When a person dies without a will or trust, their assets are subject to the laws of probate within their state. While these laws will differ from state to state, many states follow similar legal protocols when it comes to distributing a person’s assets, which can include:
- Real estate
- Bank accounts
Note: if you have a relative who has passed away without having created a will or setup some type of trust, it’s best to contact an attorney who specializes in probate laws within your state.
Know the Probate Laws in Your State
When a person doesn’t have a clear beneficiary or beneficiaries spelled out by a will or trust, their estate enters the probate process, whereby the courts will divide the assets according to the laws that govern their state. There are statutory guidelines that dictates who gets which assets, and it usually follows the deceased person’s bloodline. It is also up to the court’s discretion as to whether or not the distribution of the estate, via an administrator, will be supervised or unsupervised. Most of the time it is treated as supervised and is overseen by the court.
Are Surety Bonds Required?
When an estate goes to probate, the court will generally appoint a Personal Representative or Special Administrator to oversee the distribution of the deceased’s assets. After this person is appointed, he or she may also be required by the courts to obtain a specific surety bond that is called an administrator bond.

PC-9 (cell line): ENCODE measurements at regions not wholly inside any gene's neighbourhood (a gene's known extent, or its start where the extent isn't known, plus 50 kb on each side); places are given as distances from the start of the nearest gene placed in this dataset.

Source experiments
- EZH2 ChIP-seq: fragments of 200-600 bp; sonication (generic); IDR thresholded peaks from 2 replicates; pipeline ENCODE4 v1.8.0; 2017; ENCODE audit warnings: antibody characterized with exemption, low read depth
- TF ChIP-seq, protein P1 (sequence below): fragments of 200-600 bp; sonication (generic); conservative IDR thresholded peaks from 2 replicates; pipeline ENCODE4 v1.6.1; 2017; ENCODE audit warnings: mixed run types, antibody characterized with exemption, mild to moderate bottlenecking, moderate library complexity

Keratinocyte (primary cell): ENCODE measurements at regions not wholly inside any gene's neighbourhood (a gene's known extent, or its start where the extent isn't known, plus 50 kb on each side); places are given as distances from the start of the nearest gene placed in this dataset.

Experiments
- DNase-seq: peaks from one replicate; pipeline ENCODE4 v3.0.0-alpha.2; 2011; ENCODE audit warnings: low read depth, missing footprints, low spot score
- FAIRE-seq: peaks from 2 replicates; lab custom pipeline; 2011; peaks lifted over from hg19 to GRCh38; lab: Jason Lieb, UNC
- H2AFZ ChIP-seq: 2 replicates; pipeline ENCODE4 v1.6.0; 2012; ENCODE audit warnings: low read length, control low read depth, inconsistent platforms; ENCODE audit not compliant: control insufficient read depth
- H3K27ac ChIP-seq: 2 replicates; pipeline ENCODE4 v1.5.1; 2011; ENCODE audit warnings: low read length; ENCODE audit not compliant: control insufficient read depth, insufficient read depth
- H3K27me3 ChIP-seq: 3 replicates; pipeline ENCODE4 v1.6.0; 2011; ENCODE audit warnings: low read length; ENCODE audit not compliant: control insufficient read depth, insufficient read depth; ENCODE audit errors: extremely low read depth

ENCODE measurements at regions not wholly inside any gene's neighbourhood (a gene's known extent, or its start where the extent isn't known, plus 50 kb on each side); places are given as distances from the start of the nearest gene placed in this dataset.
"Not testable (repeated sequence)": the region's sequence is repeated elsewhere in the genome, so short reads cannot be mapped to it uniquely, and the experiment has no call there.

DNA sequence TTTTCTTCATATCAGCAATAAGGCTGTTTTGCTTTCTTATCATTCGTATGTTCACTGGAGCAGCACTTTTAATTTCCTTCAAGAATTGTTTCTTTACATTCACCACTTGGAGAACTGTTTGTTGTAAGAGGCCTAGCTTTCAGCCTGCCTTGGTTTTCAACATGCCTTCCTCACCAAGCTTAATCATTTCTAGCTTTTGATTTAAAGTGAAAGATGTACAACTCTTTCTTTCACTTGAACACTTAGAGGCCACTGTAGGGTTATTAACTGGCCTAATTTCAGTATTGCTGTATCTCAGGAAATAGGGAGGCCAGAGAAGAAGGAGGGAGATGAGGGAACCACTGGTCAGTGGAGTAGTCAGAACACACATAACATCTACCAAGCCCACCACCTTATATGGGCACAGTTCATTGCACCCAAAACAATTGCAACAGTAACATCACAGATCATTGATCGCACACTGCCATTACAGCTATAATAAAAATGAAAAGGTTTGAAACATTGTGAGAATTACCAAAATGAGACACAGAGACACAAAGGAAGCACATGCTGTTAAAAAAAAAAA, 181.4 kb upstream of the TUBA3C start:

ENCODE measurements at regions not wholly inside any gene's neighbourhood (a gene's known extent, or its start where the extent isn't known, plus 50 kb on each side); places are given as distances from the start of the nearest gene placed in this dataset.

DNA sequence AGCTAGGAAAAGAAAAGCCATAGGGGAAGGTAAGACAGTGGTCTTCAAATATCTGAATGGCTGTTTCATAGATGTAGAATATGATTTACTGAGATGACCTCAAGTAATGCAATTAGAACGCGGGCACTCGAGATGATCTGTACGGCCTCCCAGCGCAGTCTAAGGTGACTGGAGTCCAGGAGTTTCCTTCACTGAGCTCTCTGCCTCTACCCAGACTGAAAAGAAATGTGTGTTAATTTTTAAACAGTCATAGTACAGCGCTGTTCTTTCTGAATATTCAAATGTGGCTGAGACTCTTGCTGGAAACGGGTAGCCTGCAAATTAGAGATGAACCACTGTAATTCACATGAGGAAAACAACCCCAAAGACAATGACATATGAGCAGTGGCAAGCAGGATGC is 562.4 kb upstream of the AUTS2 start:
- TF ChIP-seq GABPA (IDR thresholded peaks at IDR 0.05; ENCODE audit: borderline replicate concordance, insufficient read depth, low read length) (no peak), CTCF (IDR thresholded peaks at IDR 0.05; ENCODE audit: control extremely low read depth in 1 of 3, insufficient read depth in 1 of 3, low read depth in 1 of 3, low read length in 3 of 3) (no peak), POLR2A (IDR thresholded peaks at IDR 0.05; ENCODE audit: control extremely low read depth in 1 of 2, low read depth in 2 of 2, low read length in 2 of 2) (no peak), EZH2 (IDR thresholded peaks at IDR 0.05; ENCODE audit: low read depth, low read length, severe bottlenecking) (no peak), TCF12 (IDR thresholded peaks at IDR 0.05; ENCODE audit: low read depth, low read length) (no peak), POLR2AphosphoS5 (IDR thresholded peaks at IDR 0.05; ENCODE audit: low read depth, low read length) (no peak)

The courts will usually recommend administrator bonds if there is no will for a few reasons. First, there may be people who are entitled to money or assets who may not know they are. Second, the bond will protect the heirs to the estate in the event of fraud or mismanagement. Administrator bonds provide financial recompense in the event that the administrator does not properly distribute the deceased person’s assets. They are a form of protection that are often necessary and even required.
Disclaimer: this is for informational purposes only and is not intended to be legal advice. If you need legal counsel, please contact an attorney directly.